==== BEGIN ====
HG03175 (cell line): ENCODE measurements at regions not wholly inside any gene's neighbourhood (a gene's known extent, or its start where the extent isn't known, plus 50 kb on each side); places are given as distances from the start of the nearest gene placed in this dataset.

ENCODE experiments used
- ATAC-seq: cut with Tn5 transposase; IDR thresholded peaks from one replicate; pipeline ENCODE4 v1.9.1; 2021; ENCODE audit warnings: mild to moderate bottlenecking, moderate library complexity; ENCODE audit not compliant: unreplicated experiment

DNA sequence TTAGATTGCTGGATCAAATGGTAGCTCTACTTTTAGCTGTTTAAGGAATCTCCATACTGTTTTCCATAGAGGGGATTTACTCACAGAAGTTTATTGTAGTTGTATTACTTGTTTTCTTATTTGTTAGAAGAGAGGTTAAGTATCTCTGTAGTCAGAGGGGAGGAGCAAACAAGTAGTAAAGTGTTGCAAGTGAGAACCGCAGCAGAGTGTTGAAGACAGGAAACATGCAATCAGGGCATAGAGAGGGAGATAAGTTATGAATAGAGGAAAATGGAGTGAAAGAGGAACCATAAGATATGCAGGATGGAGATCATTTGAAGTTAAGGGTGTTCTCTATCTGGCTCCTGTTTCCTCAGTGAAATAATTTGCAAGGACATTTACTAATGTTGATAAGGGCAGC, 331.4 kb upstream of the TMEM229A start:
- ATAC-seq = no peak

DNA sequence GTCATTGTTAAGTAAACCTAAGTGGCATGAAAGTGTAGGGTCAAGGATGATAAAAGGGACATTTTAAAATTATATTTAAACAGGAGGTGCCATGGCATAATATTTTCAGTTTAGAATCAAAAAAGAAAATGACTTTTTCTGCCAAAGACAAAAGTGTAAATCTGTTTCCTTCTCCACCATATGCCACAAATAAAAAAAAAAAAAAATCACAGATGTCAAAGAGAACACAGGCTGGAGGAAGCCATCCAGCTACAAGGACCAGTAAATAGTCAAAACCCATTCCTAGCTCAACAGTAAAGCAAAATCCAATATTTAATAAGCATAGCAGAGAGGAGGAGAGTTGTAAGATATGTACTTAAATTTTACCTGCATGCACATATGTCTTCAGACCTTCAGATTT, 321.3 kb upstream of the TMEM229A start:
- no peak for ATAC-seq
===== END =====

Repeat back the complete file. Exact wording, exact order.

HG03175 (cell line): ENCODE measurements at regions not wholly inside any gene's neighbourhood (a gene's known extent, or its start where the extent isn't known, plus 50 kb on each side); places are given as distances from the start of the nearest gene placed in this dataset.

ENCODE experiments used
- ATAC-seq: cut with Tn5 transposase; IDR thresholded peaks from one replicate; pipeline ENCODE4 v1.9.1; 2021; ENCODE audit warnings: mild to moderate bottlenecking, moderate library complexity; ENCODE audit not compliant: unreplicated experiment

DNA sequence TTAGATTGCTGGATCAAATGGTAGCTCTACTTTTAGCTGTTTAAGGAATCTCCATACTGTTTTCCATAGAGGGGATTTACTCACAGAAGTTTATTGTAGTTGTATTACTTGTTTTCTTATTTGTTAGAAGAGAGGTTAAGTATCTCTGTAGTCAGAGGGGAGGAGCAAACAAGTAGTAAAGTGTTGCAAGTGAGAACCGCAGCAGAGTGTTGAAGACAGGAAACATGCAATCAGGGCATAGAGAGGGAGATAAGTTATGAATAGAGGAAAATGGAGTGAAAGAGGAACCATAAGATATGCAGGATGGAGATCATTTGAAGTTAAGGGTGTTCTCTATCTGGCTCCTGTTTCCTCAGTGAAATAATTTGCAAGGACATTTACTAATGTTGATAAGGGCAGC, 331.4 kb upstream of the TMEM229A start:
- ATAC-seq = no peak

DNA sequence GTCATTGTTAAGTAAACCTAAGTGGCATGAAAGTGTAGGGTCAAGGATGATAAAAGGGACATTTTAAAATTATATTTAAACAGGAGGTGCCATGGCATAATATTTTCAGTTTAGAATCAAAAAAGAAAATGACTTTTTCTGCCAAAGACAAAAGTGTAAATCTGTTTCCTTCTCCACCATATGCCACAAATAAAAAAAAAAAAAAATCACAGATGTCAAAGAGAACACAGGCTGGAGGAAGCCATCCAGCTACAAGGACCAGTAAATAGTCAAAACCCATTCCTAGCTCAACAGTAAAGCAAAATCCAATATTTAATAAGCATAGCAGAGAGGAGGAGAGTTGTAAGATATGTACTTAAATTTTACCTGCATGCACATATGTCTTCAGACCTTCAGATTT, 321.3 kb upstream of the TMEM229A start:
- no peak for ATAC-seq